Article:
COCKTAIL HOUR
Dan Jones’ Gin: Shake, Muddle, Stir is also a small but likable handful of information, which doesn’t break much new ground but has a cheery readability. Jones kicks off with positively Dickensian hyperbole—“Not so long ago, gin was the crack of the capital, the unlimited fun-juice guzzled by cackling, wooden-toothed wastrels, pox-ridden poets and general London lowlifes”—and concludes, rather neatly, with an approximation of the hot gin punch in David Copperfield. The book is divided between gin’s history and recipes, some of which are intriguingly robust (a green tea and bay-infused gin martini), and the guide to making your own syrups and gins might lure you into the home-mixing world. Daniel Servansky’s graphics of layered cocktail glasses displaying the recipe proportions are particularly useful. 

SCIENCE OF SIPPING
Although it takes a little while to hit its stride, Distilled Knowledge: The Science Behind Drinking’s Greatest Myths, Legends, and Unanswered Questions by cocktail instructor Brian D. Hoefling is less pompous than the title might suggest. Hoefling is Bill Nye the Science Guy for the barfly, explaining the chemical and bacterial interactions that result in everything from fermentation to hangovers. He debunks myths, like the hair of the dog, and explains facts, like why alcohol makes you dizzy. And thanks to handy cross-references, you can skim or swim through the information. The graphics, by Leandro Castelao, are simple but striking. 

FOR LABEL LOVERS ONLY
There are gift options for the label geeks as well. Amaro: The Spirited World of Bittersweet, Herbal Liqueurs by Brad Thomas Parsons is a hefty, high-gloss love poem to the bitters, aperitifs and digestifs of the world. Parsons includes interviews with makers and bar owners, as well as tasting notes and nearly 80 cocktail recipes, before ending with some bittersweet dessert ideas.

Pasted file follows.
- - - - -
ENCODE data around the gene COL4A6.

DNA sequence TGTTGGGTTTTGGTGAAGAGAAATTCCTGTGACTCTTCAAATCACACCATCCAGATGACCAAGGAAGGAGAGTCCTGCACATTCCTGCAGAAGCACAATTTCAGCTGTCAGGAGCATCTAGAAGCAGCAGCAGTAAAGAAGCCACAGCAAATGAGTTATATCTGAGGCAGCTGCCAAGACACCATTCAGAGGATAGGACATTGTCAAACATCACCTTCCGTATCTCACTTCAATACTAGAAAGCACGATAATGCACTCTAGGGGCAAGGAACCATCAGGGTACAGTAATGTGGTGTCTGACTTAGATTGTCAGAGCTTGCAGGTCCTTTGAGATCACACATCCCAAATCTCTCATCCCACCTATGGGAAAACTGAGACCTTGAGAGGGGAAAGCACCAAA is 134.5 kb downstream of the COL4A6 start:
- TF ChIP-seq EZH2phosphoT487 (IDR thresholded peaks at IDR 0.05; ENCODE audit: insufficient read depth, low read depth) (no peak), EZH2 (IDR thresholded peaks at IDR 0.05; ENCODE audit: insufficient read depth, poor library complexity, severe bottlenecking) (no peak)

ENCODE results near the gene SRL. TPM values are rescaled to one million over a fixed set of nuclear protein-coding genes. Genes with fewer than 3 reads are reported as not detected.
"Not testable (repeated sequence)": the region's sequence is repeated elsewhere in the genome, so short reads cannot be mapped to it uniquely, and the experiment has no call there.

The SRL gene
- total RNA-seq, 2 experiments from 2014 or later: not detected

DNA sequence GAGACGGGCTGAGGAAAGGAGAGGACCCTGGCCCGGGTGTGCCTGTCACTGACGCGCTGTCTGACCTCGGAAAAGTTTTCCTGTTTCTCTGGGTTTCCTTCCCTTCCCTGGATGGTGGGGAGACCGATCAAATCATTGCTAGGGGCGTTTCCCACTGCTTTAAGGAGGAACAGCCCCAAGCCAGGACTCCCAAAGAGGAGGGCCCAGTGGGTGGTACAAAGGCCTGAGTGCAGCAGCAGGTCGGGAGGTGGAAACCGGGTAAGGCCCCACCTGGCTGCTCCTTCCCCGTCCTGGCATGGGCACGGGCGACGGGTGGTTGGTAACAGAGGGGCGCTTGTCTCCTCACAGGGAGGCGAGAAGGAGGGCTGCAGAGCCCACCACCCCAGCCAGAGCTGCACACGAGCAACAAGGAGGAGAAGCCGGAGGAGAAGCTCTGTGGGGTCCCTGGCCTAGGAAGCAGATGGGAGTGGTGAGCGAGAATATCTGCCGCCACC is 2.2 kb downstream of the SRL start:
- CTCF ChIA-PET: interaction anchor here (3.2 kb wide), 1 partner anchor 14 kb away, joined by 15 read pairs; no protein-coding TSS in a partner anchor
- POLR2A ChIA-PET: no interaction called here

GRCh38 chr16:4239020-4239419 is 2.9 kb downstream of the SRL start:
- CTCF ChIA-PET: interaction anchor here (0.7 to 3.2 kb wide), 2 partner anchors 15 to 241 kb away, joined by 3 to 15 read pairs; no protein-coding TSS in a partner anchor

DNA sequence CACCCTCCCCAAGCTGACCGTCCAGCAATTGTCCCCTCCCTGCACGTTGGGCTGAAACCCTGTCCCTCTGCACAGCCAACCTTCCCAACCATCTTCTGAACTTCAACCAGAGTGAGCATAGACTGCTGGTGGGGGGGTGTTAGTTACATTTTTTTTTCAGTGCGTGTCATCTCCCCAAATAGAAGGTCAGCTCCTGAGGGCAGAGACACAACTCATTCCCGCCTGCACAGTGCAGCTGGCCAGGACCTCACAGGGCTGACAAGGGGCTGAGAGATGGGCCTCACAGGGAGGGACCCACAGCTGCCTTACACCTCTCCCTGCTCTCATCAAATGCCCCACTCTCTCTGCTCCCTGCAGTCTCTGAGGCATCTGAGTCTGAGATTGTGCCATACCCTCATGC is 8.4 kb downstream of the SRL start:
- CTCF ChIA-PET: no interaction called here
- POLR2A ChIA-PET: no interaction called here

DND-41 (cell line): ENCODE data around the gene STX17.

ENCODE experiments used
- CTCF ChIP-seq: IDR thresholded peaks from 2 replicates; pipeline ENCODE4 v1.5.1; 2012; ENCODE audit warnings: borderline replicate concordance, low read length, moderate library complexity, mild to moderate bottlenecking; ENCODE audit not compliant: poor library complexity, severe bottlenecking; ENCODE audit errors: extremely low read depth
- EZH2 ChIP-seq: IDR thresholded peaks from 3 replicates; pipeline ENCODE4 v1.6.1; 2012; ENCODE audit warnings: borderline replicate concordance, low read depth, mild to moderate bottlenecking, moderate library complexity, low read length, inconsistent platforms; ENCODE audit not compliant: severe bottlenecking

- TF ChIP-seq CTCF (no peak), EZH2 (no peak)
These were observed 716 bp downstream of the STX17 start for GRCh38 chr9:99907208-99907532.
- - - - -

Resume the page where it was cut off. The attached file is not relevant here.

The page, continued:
The New Single Malt Whiskey is a little bit harder to define. Heavy, heavily illustrated and packed with de rigueur interviews with distillers (a great excuse for a field trip), it includes essays by 40 writers, some of which are more intriguing than others. Though there is no definition of a single malt until quite a ways in, and some of the cocktail recipes do not call for any Scotch at all, what is “new” here is the global fascination with single malts. One surprising bit of trivia: The French drink the most single malt Scotch per capita. That just might put some winemakers’ “noses” out of joint.

 

This article was originally published in the November 2016 issue of BookPage. Download the entire issue for the Kindle or Nook.

 
BAM Customer Reviews